The Meaning of Dog-Eared


There is a midwestern bookstore called Dog Eared Books. What a droll name! I visualized shelves of dusty used books, perhaps with a Trollope I’d missed, or a Barbara Pym biography. The proprietor would hunch over a tattered first edition of James Joyce’s Ulysses , because he would be mentally rehearsing the part of Leopold Bloom for Bloomsday, next Wednesday, June 16.

But no, the store was bright and cheerful, and it was not a used bookstore. Nobody was reading Ulysses. I looked around, crestfallen. There were crisp new books everywhere, displays of romances with gaudy covers depicting couples who hated each other but would soon fall in love, and the latest literary fiction, including Maggie Shipstead’s Great Circle and Taylor Jenkins Reid’s Malibu Rising.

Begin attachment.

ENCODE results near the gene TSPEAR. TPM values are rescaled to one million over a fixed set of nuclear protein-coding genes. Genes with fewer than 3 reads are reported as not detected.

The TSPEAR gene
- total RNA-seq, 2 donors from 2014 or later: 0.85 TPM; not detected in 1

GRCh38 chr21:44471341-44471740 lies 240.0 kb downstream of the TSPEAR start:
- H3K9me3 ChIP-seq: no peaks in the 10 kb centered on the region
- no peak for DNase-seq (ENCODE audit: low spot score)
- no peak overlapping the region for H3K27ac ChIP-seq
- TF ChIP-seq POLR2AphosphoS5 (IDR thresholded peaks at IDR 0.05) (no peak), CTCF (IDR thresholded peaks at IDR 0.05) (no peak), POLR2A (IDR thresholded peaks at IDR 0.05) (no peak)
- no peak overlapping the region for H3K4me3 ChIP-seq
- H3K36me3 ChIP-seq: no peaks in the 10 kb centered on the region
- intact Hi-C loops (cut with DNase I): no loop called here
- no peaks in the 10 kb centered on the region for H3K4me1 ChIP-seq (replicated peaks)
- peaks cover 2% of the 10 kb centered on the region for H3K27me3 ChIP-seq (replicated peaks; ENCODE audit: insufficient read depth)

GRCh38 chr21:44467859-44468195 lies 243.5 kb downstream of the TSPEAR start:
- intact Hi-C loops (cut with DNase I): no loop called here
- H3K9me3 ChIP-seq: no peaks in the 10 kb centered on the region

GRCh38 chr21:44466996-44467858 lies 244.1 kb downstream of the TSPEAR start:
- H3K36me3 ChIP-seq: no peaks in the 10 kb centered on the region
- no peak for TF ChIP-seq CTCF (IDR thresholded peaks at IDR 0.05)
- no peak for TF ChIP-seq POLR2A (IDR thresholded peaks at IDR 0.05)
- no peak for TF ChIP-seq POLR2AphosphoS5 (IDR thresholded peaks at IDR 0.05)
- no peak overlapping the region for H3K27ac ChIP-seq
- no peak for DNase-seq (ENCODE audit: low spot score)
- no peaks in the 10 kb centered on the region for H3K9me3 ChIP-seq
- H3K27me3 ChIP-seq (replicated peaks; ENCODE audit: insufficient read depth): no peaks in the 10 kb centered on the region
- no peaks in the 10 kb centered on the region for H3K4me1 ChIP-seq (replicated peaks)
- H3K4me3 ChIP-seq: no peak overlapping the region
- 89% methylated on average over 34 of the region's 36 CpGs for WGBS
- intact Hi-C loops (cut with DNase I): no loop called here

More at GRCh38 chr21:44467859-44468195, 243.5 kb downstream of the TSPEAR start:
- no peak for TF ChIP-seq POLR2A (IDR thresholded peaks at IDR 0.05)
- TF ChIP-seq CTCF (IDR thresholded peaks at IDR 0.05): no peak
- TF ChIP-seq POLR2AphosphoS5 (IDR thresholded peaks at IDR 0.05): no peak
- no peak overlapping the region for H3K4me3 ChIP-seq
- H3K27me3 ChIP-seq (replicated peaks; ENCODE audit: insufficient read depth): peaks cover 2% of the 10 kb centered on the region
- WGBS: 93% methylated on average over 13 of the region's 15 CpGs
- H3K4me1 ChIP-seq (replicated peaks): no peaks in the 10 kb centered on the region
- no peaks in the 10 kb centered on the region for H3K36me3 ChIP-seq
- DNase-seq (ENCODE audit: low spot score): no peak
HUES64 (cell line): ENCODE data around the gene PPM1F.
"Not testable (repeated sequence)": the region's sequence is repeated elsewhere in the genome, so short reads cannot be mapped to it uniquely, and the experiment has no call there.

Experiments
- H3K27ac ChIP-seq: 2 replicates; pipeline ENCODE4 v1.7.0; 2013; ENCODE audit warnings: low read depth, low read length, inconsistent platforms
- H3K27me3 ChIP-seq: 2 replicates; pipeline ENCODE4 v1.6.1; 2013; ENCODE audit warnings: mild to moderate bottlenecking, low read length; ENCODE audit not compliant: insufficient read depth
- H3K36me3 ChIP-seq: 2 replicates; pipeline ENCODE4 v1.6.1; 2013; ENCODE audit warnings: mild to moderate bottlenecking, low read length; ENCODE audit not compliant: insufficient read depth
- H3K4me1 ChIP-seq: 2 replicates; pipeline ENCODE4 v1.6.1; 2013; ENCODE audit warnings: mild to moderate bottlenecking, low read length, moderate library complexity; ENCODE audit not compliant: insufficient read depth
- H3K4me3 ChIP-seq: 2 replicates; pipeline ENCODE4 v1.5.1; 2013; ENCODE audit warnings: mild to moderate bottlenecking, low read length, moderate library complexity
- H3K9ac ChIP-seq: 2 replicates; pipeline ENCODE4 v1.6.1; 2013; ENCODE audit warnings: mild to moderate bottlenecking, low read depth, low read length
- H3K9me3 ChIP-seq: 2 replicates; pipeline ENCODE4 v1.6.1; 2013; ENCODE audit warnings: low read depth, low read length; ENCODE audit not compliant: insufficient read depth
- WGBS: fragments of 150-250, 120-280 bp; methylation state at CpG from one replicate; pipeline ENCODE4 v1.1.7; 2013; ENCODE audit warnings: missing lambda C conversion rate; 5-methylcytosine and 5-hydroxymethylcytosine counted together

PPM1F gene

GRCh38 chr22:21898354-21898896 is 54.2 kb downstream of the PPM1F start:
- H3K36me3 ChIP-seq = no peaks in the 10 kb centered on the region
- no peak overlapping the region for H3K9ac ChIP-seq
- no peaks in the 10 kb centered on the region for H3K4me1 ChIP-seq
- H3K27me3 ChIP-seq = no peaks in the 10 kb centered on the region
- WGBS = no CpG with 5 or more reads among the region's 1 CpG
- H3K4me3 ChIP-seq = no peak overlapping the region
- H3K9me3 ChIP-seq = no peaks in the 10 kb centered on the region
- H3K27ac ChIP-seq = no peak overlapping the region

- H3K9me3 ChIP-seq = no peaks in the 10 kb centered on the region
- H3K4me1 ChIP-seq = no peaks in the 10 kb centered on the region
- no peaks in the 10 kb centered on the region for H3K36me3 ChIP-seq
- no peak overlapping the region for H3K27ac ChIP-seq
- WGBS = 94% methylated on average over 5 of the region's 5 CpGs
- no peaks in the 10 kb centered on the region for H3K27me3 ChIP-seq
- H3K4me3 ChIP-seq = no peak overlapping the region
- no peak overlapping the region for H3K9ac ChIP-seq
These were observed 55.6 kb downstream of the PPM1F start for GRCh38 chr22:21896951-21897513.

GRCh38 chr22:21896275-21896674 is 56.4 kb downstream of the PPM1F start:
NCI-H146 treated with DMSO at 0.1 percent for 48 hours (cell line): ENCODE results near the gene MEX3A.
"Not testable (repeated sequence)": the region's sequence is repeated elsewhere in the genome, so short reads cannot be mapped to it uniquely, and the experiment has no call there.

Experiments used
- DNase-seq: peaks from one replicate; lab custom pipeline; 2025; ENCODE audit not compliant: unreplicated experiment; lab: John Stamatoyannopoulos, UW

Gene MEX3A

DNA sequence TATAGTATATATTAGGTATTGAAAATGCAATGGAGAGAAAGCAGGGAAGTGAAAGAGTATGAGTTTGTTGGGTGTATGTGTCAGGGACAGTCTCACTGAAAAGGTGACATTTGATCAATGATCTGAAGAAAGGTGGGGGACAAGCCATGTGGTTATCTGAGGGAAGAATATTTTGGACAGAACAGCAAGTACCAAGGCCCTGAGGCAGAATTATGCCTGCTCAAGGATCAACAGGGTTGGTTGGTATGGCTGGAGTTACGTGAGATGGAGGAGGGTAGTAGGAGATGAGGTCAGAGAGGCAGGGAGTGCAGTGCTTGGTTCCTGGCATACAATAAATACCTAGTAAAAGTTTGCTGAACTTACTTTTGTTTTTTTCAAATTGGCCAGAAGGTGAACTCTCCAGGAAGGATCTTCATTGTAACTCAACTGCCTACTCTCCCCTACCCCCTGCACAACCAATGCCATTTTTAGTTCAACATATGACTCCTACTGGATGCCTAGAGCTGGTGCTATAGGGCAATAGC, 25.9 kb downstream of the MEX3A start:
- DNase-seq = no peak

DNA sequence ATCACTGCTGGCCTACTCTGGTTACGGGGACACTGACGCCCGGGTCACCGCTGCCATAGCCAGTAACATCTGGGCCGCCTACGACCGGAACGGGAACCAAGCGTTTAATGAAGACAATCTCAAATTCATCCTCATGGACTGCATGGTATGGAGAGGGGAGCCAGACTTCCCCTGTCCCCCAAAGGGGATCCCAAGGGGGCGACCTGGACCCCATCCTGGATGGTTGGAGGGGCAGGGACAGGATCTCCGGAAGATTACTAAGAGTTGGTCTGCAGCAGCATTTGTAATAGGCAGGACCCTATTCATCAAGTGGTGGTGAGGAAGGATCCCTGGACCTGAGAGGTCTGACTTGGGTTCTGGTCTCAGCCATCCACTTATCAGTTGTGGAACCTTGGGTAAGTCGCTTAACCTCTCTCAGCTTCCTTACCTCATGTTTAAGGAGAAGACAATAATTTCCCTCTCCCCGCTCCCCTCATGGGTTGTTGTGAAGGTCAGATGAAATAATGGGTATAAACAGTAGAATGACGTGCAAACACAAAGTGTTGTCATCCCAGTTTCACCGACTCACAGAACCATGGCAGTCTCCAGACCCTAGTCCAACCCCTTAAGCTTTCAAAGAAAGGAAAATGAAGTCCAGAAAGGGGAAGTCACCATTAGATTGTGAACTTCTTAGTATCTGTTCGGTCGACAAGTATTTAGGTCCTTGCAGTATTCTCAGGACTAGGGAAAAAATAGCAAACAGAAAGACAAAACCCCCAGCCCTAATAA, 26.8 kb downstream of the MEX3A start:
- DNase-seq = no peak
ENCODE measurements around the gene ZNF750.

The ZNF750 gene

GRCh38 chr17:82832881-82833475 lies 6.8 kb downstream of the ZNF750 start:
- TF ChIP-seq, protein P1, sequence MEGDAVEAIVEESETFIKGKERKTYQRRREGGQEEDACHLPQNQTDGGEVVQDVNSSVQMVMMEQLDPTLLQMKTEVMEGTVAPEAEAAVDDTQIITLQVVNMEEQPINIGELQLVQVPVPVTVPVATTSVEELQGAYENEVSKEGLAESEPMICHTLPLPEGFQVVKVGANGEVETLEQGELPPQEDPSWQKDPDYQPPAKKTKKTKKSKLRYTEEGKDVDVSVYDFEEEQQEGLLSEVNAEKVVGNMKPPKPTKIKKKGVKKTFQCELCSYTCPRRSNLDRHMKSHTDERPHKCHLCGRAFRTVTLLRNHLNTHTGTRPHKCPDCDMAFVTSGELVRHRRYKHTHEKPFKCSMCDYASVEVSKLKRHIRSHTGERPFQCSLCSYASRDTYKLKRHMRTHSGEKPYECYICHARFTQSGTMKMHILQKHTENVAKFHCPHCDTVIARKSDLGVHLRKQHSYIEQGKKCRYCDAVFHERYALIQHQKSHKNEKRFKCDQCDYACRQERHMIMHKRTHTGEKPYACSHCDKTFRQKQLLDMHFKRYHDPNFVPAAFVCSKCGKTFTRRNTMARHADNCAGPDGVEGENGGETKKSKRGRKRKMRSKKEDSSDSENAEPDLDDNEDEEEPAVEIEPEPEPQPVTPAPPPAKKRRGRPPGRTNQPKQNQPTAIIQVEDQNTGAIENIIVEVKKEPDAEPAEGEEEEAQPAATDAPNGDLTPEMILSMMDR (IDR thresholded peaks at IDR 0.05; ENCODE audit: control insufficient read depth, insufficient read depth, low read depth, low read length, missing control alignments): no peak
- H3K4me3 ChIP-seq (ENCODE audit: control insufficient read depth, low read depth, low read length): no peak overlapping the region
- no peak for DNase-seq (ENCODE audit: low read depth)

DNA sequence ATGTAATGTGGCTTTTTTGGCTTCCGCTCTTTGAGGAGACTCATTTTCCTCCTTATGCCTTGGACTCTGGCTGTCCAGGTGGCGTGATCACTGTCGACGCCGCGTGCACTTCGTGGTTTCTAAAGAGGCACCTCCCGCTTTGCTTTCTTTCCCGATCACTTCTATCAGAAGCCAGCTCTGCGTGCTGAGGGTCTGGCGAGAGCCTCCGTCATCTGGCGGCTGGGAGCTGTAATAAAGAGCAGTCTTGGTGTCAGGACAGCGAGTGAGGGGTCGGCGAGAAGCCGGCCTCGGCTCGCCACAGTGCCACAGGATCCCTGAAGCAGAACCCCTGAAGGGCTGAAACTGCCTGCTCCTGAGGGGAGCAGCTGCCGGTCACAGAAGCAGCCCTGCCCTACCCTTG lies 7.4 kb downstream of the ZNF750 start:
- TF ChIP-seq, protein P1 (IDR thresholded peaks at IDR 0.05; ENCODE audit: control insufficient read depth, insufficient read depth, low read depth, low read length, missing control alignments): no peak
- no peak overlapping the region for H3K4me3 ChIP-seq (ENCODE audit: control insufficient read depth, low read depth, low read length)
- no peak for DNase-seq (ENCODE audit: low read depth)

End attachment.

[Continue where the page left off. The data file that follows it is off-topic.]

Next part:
A bookstore is a blessing for every town. There should be a bookstore in every town. But where were the dog-eared books? There were only four shelves of used books, all of which seemed to be by Maeve Binchy or Patricia Cornwell. They were in perfect condition, and that’s what I like, of course.

It is a clever name, but is it appropriate for a new bookstore? Let me know what you think!

From an old Merriam-Webster dictionary:

dog-ear – (in a book) the corner of a page folded back like a dog ear, as by careless use, or to mark a place’ to fold down a corner of a book

dog-eared – a dog-eared book.